The best buildings and monuments in Berlin from different point of view. Berlin hides many secrets which need to be uncovered.
Berlin is one of Europe’s oldest and most historic cities. It has seen more history in the past century alone than many others worldwide have in their lifetime. And while its history has been challenging, the city has persevered and become a major capital for not only 3.5 million people, but also art. There are innumerable reasons to come to this city, but here are the main famous monuments to visit when traveling to Berlin.
Berlin is home to the world famous Memorials of Berlin Opera and Berlin Philharmonic Orchestra, while its diverse art scene encompasses hundreds of galleries, events, and museums, including those centered around Museum Island, a UNESCO World Heritage Site.
Top 6 Monuments of Berlin
Berlin Wall Memorial
The Berlin Wall’s construction in 1961 divided the city for the next three decades, separating families and friends and leaving many citizens living in constant fear. The Wall Memorial is the last standing segment of the wall with the full border strip in place allowing visitors to gain real insight into what the border would have looked like before the wall fell in 1989. The Memorial is divided in to four sections, covering different aspects of its history and the effect it had on the lives of Berlin’s citizens. It is open 7 days a week, from 10am until 6pm. Guided tours and seminars are available for an extra fee, for smartphone users a free online tour guide can be accessed.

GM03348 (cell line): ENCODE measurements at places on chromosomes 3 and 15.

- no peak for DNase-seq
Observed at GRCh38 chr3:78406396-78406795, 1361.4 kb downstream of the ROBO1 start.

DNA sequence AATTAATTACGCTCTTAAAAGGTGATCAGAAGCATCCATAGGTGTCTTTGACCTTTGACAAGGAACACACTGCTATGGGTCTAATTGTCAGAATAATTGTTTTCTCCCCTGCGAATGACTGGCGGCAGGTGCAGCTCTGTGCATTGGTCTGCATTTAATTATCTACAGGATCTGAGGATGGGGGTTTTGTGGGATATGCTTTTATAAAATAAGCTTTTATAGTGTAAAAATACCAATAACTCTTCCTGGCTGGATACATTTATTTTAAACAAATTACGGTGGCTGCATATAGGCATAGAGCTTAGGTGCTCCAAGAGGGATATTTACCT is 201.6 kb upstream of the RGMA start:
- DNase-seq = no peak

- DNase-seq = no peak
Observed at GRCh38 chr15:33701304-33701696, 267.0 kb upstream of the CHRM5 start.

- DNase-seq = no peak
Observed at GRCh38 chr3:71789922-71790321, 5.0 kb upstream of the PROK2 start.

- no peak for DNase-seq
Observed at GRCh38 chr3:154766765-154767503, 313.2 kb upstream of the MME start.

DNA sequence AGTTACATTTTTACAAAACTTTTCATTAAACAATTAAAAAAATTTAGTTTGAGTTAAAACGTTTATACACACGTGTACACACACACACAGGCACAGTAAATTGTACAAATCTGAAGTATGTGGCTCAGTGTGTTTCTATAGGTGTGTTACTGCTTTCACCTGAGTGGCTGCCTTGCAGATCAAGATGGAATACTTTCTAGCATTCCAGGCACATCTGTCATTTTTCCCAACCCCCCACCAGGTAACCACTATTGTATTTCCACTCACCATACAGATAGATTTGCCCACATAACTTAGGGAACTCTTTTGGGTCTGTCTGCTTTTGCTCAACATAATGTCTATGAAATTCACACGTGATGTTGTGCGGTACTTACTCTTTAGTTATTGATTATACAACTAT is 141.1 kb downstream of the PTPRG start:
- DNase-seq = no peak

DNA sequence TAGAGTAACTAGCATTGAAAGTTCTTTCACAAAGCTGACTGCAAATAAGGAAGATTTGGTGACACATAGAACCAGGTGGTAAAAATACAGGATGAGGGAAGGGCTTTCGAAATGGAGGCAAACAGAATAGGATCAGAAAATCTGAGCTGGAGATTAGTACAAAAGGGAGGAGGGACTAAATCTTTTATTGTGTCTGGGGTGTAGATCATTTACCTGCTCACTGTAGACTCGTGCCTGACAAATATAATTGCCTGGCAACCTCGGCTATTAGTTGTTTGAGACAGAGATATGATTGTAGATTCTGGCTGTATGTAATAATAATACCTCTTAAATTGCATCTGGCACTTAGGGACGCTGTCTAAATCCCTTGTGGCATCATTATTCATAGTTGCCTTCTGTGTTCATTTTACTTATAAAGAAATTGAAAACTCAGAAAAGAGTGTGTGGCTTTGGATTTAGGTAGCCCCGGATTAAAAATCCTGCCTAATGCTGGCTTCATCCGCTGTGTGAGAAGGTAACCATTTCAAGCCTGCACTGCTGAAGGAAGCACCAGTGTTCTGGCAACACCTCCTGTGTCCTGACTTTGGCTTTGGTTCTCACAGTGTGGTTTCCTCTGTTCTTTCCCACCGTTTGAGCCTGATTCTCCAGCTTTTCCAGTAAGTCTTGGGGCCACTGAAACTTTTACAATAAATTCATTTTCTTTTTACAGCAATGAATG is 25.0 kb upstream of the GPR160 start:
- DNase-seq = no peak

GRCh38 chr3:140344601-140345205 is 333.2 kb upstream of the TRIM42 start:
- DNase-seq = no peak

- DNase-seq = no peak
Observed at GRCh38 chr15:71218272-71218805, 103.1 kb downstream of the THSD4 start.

When the decision was made to move the Federal Government to Berlin, it was time to reawaken the Reichstag building from its long years of slumber on the Mauerstreifen, the military zone between the two sides of the Wall. The building has since been completely modernised, and today’s visitors to the Reichstag can look out from the building’s glass dome to get a bird’s eye view of the hustle and bustle in the city. There are also a number of government buildings in the vicinity of the Reichstag, for example the Bundeskanzleramt (Federal Chancellery) and the Brandenburg Gate.
The German Cathedral (Berliner Dom) with its magnificent dome is a remarkable example the of late 19th century architecture. Near the Cathedral are also the German Historical Museum and the Museum’s Island. On the side of Berlin’s boulevard “Unter den Linden” stands the Catholic St.Hedwigs-Cathedral.
The Bode Museum is one of the groups of museums on the Museum Island in Berlin and it is a historically preserved building. The museum was designed by architect Ernst von Ihne and completed in 1904. Originally called the Kaiser-Friedrich-Museum after Emperor Frederick III, the museum was renamed in honour of its first curator, Wilhelm von Bode, in 1956.
Berlin Flak Tower
One of the more hidden and obscure monument in Berlin to visit, the Berlin Flak Tower is a World War II anti-aircraft station and bunker which can now be seen via organised tours run by the Berlin Underground Association. Visitors can explore three of the seven floors of the bunker and discover the astounding underground landscape and can stare deep down into the very depths of the building.
The Brandenburg Gate is a former city gate, rebuilt in the late 18th century as a neoclassical triumphal arch, and now one of the most well-known landmarks of Germany. It was commissioned by King Frederick William II of Prussia as a sign of peace and built by Carl Gotthard Langhans from 1788 to 1791. Having suffered considerable damage in World War II, the Brandenburg Gate was fully restored from 2000 to 2002 by the Stiftung Denkmalschutz Berlin (Berlin Monument Conservation Foundation).